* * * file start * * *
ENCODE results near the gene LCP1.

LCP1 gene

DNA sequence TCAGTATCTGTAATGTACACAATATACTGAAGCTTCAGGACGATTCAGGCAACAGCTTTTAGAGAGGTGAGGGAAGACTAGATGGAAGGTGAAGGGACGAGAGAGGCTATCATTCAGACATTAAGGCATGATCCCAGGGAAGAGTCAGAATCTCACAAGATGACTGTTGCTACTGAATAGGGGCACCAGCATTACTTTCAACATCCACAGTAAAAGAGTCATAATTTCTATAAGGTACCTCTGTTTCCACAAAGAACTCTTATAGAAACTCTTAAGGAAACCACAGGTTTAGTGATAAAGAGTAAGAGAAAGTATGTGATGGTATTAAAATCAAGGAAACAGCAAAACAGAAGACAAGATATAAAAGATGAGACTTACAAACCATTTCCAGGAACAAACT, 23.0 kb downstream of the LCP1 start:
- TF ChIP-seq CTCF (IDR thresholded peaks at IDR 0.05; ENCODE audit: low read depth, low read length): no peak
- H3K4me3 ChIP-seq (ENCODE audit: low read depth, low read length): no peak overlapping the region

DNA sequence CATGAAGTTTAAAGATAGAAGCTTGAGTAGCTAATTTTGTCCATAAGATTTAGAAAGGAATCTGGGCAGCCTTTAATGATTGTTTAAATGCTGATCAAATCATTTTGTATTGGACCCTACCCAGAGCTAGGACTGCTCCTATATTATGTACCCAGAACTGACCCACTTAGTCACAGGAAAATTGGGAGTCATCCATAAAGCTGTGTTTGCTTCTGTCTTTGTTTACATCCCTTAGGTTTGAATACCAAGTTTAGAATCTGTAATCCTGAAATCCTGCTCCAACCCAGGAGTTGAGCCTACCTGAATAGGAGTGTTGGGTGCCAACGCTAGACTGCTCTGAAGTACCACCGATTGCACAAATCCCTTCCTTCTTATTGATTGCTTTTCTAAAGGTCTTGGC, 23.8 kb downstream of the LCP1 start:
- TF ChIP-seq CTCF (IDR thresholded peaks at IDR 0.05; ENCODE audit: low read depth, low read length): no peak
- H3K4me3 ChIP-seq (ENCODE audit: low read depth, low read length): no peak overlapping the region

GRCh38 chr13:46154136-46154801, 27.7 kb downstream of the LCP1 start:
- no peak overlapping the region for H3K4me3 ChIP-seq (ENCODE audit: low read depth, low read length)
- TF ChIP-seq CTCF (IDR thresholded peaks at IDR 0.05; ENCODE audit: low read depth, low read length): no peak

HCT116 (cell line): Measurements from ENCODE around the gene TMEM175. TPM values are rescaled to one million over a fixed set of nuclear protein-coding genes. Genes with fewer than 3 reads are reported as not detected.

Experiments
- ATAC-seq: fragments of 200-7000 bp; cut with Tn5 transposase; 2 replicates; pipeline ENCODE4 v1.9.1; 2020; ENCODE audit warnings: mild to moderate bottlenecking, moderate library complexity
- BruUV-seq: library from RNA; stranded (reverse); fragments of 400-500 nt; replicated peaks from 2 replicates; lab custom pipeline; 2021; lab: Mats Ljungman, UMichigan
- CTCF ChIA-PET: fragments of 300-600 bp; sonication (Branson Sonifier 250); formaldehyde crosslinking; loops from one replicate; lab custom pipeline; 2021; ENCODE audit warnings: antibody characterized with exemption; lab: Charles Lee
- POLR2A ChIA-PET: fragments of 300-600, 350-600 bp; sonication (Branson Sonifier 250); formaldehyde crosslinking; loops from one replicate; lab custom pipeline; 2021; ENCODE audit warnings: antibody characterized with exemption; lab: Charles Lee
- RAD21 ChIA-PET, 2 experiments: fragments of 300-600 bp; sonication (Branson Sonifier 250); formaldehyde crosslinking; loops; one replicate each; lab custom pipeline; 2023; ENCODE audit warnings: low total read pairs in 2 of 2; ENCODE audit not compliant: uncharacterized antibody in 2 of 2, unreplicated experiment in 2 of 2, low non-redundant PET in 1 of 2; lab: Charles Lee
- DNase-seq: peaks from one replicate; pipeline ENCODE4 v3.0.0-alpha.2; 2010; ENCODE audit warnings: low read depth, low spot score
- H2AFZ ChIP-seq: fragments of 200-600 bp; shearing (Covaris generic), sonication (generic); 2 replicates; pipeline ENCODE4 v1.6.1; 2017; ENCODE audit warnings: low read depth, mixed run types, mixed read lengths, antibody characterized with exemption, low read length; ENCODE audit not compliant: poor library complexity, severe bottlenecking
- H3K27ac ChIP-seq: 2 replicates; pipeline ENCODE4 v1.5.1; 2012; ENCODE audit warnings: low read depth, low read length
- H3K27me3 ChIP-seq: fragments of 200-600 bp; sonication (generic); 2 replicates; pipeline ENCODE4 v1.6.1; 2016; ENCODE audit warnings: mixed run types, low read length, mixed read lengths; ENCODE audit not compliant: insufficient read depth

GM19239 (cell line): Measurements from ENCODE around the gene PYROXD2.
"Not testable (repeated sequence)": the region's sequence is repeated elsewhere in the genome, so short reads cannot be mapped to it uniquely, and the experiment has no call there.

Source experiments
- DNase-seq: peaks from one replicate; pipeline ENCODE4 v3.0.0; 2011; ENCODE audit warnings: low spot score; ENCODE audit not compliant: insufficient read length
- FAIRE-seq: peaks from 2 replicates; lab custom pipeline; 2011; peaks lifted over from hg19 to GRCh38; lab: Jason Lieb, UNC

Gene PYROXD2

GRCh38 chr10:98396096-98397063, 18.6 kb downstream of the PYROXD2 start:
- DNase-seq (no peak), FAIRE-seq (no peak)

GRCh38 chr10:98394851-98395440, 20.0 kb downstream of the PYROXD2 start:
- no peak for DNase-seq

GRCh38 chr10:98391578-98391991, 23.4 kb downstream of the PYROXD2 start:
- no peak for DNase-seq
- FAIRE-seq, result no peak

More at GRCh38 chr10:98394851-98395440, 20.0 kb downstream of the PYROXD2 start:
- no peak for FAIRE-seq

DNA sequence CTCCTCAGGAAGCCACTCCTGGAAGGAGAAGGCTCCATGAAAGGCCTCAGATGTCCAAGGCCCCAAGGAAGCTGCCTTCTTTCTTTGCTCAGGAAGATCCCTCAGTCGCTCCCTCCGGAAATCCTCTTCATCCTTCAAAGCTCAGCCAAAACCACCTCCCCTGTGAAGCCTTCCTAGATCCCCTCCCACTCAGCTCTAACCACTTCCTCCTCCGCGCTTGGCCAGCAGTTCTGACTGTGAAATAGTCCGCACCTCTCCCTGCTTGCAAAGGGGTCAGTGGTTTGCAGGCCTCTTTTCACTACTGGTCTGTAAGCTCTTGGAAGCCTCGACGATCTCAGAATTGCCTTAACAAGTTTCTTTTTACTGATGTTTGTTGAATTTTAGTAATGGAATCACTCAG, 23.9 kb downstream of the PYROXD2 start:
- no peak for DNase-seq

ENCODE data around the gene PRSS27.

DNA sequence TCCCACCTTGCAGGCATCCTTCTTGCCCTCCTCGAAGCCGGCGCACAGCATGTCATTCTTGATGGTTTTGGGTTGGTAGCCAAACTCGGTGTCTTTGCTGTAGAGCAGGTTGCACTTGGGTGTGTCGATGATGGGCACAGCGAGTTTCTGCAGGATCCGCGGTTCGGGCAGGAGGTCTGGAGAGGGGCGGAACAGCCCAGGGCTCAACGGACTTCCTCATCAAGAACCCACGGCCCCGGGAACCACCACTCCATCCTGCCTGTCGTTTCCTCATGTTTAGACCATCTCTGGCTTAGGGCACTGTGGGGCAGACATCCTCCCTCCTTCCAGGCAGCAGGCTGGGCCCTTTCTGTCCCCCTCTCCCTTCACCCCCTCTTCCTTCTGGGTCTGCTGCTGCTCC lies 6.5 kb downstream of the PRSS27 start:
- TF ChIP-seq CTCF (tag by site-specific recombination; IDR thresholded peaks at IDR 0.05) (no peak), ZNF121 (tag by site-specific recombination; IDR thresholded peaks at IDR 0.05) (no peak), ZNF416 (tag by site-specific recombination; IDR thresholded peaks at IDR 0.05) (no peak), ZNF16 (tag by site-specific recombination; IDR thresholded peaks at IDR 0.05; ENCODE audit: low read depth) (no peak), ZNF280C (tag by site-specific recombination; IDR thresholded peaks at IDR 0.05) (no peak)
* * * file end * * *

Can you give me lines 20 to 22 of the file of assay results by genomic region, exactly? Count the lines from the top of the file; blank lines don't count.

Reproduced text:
- H2AFZ ChIP-seq: fragments of 200-600 bp; shearing (Covaris generic), sonication (generic); 2 replicates; pipeline ENCODE4 v1.6.1; 2017; ENCODE audit warnings: low read depth, mixed run types, mixed read lengths, antibody characterized with exemption, low read length; ENCODE audit not compliant: poor library complexity, severe bottlenecking
- H3K27ac ChIP-seq: 2 replicates; pipeline ENCODE4 v1.5.1; 2012; ENCODE audit warnings: low read depth, low read length
- H3K27me3 ChIP-seq: fragments of 200-600 bp; sonication (generic); 2 replicates; pipeline ENCODE4 v1.6.1; 2016; ENCODE audit warnings: mixed run types, low read length, mixed read lengths; ENCODE audit not compliant: insufficient read depth